Gold is considered the most valuable item since the pre-historic era. The gold value is always at the highest point; even the ancient Egyptian and Inca worship this metal. You can read more about gold’s value at global glam. Nowadays, many people buy gold as jewelry to make them look even better and glamorous. Vintage gold is the most hunted gold which can show high prosperity and beauty. In this article, we will look at how to see if the vintage gold jewelry is real.
At first glance, it’s not easy to tell if vintage jewelry is real gold or plated costume jewelry that has no real metal value. Some costume jewelry is valuable as collectibles. Occasionally it is more valuable than gold, but not often. There are methods for determining the relative value of things without expensive equipment or special expertise. But there is no method without an actual test created by an experienced technician to tell for sure.
Do Some Magnet Test
Some people suggest having a magnet to check the authenticity of silver or gold jewelry. Most fake gold pieces are made of brass, copper, or other pot metal that cannot be attracted to a magnet. Some pieces are gold-plated silver and can be valuable, though not karat gold. However, be aware that many earring clips, string closures, etc. are metallic and magnetic. If a piece attracts a magnet, make sure it’s not just a stem or post. The rest could be gold.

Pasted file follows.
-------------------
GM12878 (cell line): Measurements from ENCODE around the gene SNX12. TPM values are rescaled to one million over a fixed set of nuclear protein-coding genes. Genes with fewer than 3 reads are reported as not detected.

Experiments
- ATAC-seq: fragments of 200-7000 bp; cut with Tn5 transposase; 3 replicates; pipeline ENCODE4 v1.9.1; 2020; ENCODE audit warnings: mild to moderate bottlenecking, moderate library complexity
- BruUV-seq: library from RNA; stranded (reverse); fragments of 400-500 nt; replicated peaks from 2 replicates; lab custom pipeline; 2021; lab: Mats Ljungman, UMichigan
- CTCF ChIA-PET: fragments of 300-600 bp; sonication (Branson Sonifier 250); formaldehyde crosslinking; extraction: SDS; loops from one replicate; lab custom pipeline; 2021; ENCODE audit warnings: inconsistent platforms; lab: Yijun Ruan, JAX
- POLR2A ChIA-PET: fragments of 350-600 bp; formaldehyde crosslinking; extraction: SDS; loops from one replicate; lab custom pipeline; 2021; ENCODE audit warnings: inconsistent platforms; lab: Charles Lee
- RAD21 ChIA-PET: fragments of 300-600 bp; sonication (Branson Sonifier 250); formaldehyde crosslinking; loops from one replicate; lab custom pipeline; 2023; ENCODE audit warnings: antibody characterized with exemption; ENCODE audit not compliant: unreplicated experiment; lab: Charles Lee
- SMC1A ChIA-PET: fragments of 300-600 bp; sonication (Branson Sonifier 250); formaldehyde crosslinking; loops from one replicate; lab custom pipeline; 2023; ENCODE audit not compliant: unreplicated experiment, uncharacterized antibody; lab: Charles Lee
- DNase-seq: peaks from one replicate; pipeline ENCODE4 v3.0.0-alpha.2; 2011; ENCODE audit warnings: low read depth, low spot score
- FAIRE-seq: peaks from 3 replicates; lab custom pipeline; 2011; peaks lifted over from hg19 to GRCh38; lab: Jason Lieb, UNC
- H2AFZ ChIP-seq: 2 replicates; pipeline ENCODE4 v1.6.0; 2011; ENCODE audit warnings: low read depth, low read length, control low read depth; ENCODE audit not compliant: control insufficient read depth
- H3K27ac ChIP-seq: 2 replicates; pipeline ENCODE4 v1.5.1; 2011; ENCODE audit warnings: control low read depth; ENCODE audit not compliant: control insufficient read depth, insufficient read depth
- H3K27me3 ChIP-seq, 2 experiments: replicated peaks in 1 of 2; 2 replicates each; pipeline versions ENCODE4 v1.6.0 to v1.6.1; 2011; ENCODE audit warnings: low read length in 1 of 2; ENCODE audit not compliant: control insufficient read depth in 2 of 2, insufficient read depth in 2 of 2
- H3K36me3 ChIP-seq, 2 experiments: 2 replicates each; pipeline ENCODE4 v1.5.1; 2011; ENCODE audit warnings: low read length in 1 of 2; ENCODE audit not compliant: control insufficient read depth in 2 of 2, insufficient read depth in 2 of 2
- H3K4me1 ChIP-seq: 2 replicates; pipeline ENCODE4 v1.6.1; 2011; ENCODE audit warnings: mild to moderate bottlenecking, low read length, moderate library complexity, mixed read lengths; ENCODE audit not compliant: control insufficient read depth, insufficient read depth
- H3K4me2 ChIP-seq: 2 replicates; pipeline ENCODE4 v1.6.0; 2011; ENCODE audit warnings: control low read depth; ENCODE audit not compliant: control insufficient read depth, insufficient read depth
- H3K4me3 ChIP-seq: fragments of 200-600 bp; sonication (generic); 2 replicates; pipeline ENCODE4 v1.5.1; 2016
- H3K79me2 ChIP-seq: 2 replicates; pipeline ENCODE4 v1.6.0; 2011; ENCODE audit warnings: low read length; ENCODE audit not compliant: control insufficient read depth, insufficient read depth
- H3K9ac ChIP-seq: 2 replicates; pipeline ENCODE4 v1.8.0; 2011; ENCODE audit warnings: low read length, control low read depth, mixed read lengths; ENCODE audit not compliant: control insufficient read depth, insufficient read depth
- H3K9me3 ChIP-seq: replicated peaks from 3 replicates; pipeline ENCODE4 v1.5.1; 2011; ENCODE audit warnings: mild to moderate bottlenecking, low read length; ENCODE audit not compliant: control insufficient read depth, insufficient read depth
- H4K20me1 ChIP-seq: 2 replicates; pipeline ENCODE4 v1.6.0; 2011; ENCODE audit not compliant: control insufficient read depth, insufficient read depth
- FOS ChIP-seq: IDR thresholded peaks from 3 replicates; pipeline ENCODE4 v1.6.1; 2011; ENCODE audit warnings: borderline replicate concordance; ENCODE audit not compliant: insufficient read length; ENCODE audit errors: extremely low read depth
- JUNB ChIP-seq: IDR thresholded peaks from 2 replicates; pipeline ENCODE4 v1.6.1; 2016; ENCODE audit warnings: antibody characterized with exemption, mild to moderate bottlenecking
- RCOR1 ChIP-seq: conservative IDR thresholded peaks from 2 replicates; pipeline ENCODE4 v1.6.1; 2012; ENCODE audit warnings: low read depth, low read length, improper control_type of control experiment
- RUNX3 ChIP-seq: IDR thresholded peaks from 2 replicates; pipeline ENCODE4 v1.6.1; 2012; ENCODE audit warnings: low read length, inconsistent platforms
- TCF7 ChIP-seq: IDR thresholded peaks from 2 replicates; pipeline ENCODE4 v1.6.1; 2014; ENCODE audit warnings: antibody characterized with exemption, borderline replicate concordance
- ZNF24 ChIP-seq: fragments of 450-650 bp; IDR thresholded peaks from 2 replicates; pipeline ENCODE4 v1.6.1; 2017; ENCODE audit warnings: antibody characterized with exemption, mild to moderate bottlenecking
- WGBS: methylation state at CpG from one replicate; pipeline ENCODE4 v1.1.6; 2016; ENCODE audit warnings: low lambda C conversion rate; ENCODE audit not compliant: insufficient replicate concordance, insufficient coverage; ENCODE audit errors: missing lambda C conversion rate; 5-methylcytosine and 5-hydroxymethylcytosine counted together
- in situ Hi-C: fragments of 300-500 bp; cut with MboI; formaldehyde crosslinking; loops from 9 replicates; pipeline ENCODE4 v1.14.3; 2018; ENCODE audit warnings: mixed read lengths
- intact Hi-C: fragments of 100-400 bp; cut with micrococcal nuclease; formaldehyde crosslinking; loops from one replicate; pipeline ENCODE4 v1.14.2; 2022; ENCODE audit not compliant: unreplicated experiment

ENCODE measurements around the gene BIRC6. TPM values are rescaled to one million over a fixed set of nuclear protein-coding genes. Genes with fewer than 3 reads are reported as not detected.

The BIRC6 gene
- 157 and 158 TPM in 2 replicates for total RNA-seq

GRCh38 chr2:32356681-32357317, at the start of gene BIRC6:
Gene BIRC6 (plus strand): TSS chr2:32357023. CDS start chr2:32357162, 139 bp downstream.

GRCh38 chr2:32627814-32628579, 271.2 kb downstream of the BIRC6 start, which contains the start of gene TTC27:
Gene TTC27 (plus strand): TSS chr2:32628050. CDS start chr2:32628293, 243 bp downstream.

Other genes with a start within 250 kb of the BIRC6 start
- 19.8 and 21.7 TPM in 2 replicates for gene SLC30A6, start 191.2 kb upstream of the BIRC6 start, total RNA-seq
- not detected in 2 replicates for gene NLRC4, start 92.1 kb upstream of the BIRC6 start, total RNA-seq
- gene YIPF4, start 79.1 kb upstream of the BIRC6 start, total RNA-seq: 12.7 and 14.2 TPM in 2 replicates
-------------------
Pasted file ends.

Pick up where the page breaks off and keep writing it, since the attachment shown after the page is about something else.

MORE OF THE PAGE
Check the Finishing
Most karat gold jewelry has a much better finish because of the price and value charged than simulations. In addition, the finish holds up even after years of use. The gold takes on a luster and soft texture after a little wear and tear. It gives antique gold a distinctive and attractive look that is hard to mistake. However, items filled with fantastic quality gold might look similar. It is usually considered too precious and beautiful to cover with paint or enamel.
See the Markings
In the US, the precious metal jewelries sold have some marks with its gold content. However, everything is canceled, and some are hand cast, so looking for a mark is not a foolproof index. Also, there are many imitation marks, although I have found that most are fakes. Chains are usually identified near the handle, rings on the ring, but other things can be everywhere. Also, depending on the age and provenance of a bit, the markings can be difficult to decipher.